We’re strong into the era of the ‘reboot’ where the feelings of days gone by nostalgia is breathing new life into shows long forgotten. Sometimes it works a treat and sometimes it leaves us with a nasty sour taste in our mouths. Will & Grace came back with a force, molding itself into modern era culture and The X-Files continues it’s bumpy sci-fi ride traipsing through aliens and government conspiracies. 2009’s Melrose Place reboot lost viewers the moment anything relating to the original series was thrown out the window while Gilmore Girls Netflix revival seemed to have lost it’s quip and heart.
So where does Roseanne sit on the reboot/revival scale?
Well, the ‘working class’ family comedy that debuted 30 years ago was biting in its humorous take on the less than glamorous, shining a light on everyday family problems from teenagers to low income, unemployment and health care though its final season embraced ‘jumping the shark’ culture with the Connor family winning millions in the state lottery and killing off Roseanne’s husband Dan (John Goodman) with a heart attack.
This Roseanne revisit needed to fix the wrongs of the past and does so using familiar techniques as seen very recently with Will & Grace, using one line quick quips to glaze over what we knew and wipe the slate clean for those old enough to remember how things left off.
This cleanse leaves us with a Connor family at war within itself in 2018, some of which being the result of the diabolical political state America is currently enveloped in. Jackie (Laurie Metcalfe) has been pushed aside after a voting clash with Roseanne (Roseanne Barr), Darlene (Sara Gilbert) has moved back home as a recently divorced mother of two, DJ (Michael Fishman) has returned home after a stint in the army over in Syria and brings with him his young daughter and Becky (Lecy Goranson) is a struggling single who can’t seem to keep away from her childhood home.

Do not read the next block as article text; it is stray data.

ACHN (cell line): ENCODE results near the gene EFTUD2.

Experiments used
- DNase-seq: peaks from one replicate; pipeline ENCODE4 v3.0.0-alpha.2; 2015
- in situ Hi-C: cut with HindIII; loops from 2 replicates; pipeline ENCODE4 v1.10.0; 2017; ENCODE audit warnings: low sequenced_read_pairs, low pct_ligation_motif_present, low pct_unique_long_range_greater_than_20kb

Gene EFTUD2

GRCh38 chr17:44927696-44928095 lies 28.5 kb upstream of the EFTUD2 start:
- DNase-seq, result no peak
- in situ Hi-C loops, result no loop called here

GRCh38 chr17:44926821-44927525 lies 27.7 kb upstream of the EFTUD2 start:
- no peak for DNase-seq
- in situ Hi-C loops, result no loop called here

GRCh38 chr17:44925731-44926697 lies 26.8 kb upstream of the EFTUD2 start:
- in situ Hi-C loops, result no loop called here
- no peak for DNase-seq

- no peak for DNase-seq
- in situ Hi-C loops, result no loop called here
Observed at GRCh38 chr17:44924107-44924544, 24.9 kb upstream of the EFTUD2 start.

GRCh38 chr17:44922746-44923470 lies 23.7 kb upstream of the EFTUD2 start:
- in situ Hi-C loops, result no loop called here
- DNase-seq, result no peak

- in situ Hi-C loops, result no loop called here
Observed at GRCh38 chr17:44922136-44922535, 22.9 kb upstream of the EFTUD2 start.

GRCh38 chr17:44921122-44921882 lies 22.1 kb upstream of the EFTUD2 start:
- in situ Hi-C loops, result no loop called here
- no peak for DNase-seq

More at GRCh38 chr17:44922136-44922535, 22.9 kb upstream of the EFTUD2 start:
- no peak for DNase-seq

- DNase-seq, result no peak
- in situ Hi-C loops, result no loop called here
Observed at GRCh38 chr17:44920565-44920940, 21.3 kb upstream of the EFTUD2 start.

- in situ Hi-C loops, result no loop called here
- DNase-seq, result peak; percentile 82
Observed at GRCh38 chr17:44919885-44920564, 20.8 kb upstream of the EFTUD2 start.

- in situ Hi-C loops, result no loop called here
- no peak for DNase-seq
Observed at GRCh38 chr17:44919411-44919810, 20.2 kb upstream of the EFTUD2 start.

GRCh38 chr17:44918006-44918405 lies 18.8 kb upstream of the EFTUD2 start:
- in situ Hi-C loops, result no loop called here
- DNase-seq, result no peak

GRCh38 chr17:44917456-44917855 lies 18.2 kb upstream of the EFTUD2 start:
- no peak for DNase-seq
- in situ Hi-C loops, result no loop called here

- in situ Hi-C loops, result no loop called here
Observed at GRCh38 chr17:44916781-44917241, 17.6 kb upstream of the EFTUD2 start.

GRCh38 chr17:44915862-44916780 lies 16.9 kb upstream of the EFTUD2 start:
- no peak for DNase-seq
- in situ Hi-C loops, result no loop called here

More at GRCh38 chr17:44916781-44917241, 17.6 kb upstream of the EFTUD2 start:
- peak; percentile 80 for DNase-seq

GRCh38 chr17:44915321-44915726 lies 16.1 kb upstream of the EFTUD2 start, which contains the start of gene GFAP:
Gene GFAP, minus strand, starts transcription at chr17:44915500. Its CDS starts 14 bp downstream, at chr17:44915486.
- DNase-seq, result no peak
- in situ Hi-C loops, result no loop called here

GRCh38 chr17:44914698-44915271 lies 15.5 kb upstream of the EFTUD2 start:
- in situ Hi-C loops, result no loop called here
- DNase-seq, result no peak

In general, almost everything looks the same about Roseanne from when we last saw them (albeit older and including a sweet nod to ‘other Becky’ Sarah Chalke, who guests in the first few episodes) though there are some minor ‘token’ attempts to pull the show into current times with DJ’s bi-racial daughter and Darlene’s gender fluid son Mark, who takes center stage in the revivals’ second episode that features some semi-touching moments pinched between some grimacing looks from Dan early on in the piece.
In a move similar to that of the Will & Grace revival, Roseanne’s first episode back is a very politically charged episode, commenting on the current landscape with Trump in charge but unlike Will & Grace, Roseanne proudly voted for Trump and plays as the reason why she and Jackie have had a falling out. Thankfully though, politics seem to take a back seat for the next few episodes and putting that topic in the hip pocket allows the show finds that magical stride, balancing brutal cutting humor with heart warming touching moments the show was known for.
So again, where does the Roseanne reboot sit on the scale?
After a heated first episode that feels unfamiliar and a questionable second episode, Roseanne settles in nicely to produce one of the more welcome returns to television after being revived from the crypt.
The Roseanne revival begins with a double episode starting Sunday April 30th on Channel 10.